Letter, R.W. Hlavac to JW de Jong. De Jong Collection, Macmillan Brown Library MB 1171

I was intrigued. Where was this manuscript?  Did the library still have it?  Furthermore, my mind was boggling at the dimensions of this scroll.  Seven meters? In all my dealings with manuscripts, I’d never heard of scroll of such size before!  Clearly this was a very special item in the library collection, but nobody seemed to know anything about it.  I was determined to get to the bottom of this.

The librarians located the scroll and brought it out of storage.  The classification read:

 MB 680 Albert William Andrews papers : Sanskrit Scroll. Horoscope. Circa 18th century. Description: 1 scroll ; 17 cm. wide, kept in box. Notes: The handwritten and illustrated paper scroll is thought to be a personal horoscope dating from the late 18th century.

A horoscope is a special sort of astrological document.  Based on the birthdate of an individual, astrologers would compute the positions of the sun, moon, and planets, and using these, would predict key events in the life of the individual.  While the basis of astrological forecasts are not strictly scientific, the methods astrologers used to compute planetary positions and related phenomena are of great interest to historians of astronomy, as they give us direct insight into the techniques and mathematical models astronomers used to predict celestial events.

While the scroll was very long, it was quite narrow, no more than 20cm and it was stored rolled up.

Sanskrit Scroll. Horoscope. Circa 18th century. Albert William Andrews papers, Macmillan Brown Library MB 680

The scroll appears to have been made up of many smaller sheets pasted together.  Unfortunately, the first sheet appears to have become detached at some point and is no longer part of the original. This means that the beginning of the text is gone, so that any information about the name and circumstances of the individual for whom this horoscope was cast is lost, details which are central to a horoscope. However, by a stroke of luck, when the text does pick up, it starts with the precise date and circumstances of the birth of this individual.  The date, using various traditional eras, is given as: “saṃvat 1903, śaka 1768, winter, month of Kārttika, the dark fortnight, 12th tithi, 48th ghaṭī, 49th pala, Sunday”.  This is a very exact date, and corresponds to Sunday, November 15th, 1846, 19 hours, 31 minutes, and 36 seconds after sunrise.  This sort of precision is typical of a horoscope!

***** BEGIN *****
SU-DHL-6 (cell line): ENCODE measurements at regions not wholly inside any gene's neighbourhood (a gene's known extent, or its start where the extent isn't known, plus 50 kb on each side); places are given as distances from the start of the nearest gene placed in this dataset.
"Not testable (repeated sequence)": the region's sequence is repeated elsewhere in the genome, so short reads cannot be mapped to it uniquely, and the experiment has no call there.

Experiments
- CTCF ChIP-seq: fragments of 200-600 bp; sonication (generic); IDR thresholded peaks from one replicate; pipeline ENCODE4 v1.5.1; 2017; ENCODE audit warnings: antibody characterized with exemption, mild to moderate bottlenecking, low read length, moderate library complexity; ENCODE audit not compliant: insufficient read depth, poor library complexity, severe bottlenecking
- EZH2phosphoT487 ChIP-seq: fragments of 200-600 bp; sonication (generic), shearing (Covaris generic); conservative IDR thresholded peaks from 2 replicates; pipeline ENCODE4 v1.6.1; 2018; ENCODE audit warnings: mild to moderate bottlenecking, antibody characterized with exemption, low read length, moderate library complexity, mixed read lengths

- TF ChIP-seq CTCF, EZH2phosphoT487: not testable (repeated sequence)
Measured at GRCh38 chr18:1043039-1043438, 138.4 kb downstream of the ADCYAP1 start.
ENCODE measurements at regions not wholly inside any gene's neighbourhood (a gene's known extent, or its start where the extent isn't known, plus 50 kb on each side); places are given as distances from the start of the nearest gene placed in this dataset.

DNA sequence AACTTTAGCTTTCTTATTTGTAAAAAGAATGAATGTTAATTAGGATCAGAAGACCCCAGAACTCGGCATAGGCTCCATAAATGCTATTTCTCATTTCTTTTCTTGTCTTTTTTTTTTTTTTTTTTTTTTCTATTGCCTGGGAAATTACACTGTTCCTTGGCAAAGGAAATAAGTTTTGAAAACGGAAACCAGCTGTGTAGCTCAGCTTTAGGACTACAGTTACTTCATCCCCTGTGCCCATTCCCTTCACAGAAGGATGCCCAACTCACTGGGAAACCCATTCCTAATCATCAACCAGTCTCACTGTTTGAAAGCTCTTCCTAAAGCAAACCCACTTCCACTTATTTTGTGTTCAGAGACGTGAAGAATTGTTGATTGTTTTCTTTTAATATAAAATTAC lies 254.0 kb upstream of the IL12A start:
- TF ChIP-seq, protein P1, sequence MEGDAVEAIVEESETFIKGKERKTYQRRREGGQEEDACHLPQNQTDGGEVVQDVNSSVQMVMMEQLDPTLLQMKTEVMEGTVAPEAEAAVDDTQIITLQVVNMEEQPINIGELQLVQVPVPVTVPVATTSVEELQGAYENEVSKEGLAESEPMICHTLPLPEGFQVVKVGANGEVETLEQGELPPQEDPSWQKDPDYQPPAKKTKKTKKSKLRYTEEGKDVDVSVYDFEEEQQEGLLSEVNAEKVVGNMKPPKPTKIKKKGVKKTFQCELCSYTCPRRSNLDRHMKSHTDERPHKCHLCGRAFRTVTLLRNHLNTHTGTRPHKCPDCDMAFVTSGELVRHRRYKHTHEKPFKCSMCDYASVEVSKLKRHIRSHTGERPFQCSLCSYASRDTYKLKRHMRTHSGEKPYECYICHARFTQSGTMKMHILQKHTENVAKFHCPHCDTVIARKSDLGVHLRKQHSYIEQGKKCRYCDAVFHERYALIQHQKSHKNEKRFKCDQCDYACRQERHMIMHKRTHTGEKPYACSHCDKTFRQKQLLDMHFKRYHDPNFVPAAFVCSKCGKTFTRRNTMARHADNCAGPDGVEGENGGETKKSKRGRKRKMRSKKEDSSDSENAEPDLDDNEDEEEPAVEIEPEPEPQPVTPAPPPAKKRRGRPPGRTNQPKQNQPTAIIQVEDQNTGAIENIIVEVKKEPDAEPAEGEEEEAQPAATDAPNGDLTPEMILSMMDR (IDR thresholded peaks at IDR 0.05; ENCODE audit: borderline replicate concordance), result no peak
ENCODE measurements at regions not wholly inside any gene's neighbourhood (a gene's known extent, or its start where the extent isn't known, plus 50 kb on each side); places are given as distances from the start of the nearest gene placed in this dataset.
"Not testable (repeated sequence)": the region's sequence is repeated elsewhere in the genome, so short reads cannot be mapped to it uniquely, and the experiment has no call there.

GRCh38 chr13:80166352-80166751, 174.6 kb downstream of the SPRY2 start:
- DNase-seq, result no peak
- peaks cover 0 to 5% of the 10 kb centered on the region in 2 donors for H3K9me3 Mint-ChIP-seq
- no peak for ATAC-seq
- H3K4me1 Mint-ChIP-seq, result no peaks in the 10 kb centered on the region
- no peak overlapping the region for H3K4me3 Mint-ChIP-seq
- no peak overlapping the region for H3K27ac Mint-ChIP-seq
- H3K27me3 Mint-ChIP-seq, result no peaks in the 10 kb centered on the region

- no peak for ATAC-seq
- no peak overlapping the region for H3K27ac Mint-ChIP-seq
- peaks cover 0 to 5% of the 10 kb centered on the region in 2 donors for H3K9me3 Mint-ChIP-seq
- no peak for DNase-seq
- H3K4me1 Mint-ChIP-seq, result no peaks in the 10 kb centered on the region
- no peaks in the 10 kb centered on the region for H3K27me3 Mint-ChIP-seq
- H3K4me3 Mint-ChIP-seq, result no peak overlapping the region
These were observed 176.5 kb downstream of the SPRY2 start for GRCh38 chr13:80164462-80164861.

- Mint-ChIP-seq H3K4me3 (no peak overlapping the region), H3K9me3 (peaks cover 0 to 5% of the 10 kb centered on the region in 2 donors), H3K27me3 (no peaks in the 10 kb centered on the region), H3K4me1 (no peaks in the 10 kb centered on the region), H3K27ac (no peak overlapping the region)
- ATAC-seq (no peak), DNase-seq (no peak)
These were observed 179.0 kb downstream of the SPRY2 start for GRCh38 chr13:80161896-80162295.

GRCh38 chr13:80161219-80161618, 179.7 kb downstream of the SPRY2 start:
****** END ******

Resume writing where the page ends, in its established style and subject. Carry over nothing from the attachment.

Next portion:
The longitudes and velocities of the planets are then computed for this precise instant.  These are presented in the scroll in a table:

Sanskrit Scroll. Horoscope. Circa 18th century. Albert William Andrews papers, Macmillan Brown Library MB 680

Each of the columns (to be read vertically) list the planets, beginning with the Sun, the Moon, Mars, Mercury, Jupiter, Venus, Saturn, and the ascending and descending nodes of the Moon.  The longitudes are given in zodiacal signs, degrees, minutes, and seconds.  Underneath these, are the instantaneous velocities, given in minutes and seconds.  These are also summarised in a horoscopic diagram, in the form of a rosette:

Sanskrit Scroll. Horoscope. Circa 18th century. Albert William Andrews papers, Macmillan Brown Library MB 680

Here the first letter abbreviations of each of the planets are placed in one of the twelve partitions of the rosette, which are labelled 1 through to 12 anticlockwise, one for each of the twelve zodiacal signs.  With this key information computed, the astrological interpretation can begin!